MALVERN, Pa. — Adam Selverian knows a thing or two about project management — he’s the vice president of project management at Accelerant, serves as the lead instructor for Penn State Great Valley’s Project Management Certificate Program, teaches the course "Project Initiation and Planning," works with Great Valley to provide private training for a variety of companies, and previously taught the other three courses in the project management certificate, as well as the Project Management Professional (PMP) exam preparation course.
Using his years of project management experience, Selverian recently collaborated with the Project Management Institute (PMI) to create a six-part informational video series called “Creating the PMO of the Future.”
The impetus for the videos was a book Selverian wrote about creating a project management office (PMO). He pitched the book to some publishers; despite their interest, Selverian was deterred by the cost and long process. Instead, he reached out to the PMI to see if they would be interested in publishing it.
Publishing through the PMI would have been quicker and more cost effective, but, after some discussion, Selverian and the PMI agreed that the best way to proceed would be changing the book into a series of videos to make the content more accessible.
“It’s [about] the lifecycle of how to create a PMO,” Selverian said. “Each chapter or video is the step. So, the first step would be current state snapshot. Second step, gap analysis. Third step, creating the PMO. Fourth step would be monitoring the governance, then you go to the metrics, then you monitor ongoing. So, that’s the six-step program I put together and that’s what the entire video series is based on.”
Channeling his real-world project management experience into teachable moments is something Selverian is familiar with from his time in Great Valley’s Project Management Program. Real-life experience is one of the main aspects that fuels his teaching method, a tactic he picked up almost 20 years ago when he was a student in the program.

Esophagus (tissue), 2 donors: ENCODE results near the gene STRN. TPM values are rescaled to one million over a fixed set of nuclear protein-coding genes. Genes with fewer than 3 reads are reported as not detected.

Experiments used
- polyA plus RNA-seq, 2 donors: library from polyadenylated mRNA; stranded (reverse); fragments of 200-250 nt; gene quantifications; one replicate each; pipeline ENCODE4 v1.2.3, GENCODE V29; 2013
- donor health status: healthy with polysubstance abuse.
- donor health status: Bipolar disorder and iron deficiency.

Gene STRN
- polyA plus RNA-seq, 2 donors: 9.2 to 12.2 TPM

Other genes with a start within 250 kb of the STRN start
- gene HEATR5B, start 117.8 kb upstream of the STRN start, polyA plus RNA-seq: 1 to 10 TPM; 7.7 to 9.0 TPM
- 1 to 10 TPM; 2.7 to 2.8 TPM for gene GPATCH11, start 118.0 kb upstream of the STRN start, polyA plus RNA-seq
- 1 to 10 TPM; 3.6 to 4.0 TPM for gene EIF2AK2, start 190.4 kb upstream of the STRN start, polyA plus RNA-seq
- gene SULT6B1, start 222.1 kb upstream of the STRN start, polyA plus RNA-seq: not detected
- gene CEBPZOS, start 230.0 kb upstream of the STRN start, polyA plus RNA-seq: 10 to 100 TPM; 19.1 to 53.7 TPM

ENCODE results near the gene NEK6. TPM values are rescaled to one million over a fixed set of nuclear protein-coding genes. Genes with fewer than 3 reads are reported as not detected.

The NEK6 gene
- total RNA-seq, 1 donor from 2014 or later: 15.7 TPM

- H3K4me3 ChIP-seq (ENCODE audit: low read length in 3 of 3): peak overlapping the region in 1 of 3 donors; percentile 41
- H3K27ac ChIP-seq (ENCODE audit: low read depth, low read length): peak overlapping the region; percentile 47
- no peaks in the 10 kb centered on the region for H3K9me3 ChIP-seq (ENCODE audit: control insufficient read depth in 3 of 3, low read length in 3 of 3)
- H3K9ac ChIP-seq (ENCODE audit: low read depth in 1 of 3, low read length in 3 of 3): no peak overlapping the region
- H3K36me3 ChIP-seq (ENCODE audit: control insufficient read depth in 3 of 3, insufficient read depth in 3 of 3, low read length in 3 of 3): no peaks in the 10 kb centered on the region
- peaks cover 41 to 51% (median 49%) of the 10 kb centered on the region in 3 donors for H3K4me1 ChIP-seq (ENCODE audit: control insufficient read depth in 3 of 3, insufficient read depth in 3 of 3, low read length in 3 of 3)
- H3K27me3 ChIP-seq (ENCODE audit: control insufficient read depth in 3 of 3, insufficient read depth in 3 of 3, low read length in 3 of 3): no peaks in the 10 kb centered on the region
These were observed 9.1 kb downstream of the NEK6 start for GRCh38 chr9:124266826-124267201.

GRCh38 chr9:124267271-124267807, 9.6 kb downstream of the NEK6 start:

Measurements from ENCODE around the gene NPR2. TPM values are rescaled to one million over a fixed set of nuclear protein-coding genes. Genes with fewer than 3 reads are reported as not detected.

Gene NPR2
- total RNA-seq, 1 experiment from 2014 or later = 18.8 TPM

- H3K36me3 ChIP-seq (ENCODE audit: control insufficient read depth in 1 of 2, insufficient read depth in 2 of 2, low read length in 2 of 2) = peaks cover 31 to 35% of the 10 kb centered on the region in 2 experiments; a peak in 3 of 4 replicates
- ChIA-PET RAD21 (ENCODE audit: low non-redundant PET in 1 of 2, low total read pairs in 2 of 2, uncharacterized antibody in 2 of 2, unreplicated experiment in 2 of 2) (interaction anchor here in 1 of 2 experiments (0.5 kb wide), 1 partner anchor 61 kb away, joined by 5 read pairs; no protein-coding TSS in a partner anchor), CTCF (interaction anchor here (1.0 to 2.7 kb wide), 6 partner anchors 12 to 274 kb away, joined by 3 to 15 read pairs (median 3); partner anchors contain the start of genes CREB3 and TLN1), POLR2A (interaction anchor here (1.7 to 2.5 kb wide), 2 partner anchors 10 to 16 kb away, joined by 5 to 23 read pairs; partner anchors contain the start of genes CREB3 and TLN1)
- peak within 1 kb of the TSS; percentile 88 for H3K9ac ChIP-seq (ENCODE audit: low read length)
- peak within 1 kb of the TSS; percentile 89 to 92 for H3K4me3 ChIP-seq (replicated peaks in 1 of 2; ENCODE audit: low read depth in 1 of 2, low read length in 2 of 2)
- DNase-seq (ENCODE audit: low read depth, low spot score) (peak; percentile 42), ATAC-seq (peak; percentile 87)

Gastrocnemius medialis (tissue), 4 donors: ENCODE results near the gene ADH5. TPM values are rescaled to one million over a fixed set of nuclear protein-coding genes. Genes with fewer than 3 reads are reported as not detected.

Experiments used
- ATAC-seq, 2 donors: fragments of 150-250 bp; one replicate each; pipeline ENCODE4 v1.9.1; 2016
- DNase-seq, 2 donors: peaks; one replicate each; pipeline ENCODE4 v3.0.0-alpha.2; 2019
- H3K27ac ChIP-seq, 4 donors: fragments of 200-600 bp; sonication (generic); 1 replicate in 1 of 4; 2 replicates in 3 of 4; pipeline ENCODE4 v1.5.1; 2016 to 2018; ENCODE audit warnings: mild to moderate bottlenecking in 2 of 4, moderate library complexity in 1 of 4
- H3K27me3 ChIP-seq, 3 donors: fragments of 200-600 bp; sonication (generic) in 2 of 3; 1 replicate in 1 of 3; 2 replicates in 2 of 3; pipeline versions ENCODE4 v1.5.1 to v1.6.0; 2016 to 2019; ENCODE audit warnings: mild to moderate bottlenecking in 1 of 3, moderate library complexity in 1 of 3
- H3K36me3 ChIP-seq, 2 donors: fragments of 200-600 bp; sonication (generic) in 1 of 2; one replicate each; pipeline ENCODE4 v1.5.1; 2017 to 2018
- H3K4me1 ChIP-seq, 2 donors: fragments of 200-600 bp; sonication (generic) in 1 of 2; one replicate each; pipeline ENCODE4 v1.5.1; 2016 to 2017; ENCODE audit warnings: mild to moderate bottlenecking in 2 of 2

For Selverian, the most impactful lessons stemmed from the instructors’ integrating examples from the working world. So, once he got his PMP certification and began teaching a few years after completing the program, that’s the approach he took.
A few years later, he took the reins as lead instructor, allowing him to adapt the curriculum as he wanted. Selverian knew what the most important change would be: An increased focus on immediate, real-world application.
Now, all instructors work in project management full time and often use examples from their workplaces to inform classroom discussion, which is one of the highlights for students, according to Selverian.
“[Students can] apply some of what they learned on Thursday night on Friday,” Selverian said. “I’ll have something up on the board and I’ll say, ‘Tomorrow, when you go to work, I want you to do this and see how that works out.’ Sometimes it works, sometimes it doesn’t. And that generates conversation the following week. … You always have a student that says, ‘It worked for me,’ and one who says, ‘It didn’t work for me’ and then we have that conversation, but that’s the balance, why it works for some and not others. I think that the entire group learns from that.”
The real-life application is part of a three-pronged approach that’s applied across the entire program. The other facets focus on the more technical, academic side of the project management body of knowledge and around the PMP exam, which many students opt to take after completing the certificate.
That teaching philosophy has worked for Selverian for the 17 years he’s taught in the program and helps keep students engaged. According to Selverian, students rarely miss class and even joined from different time zones while classes were held remotely.
And that’s his favorite part of teaching in the Project Management Program — the students and their dedication.
“The nice thing is that they want to be there,” Selverian said. “It’s a choice. It’s not like you’ve got to graduate high school or college and it’s some elective. It’s none of that. … It’s awesome. That’s a big part of it, just enjoying it because they want to learn, they want to fix stuff, and I enjoy watching the light bulbs go off.”
Another one of Selverian’s favorite parts of the program, both as a student and as an instructor, is the opportunity to connect. In fact, one of his classmates helped Selverian get the job he said jump-started his career.
“The networking aspect of the whole thing is absolutely, truly valuable,” Selverian said. “For example, you have students that are in their group that exchange business cards. They get to know each other, some of them could be out of work for whatever reason and they’re looking to get back in. Whatever it might be, the networking component is amazing.”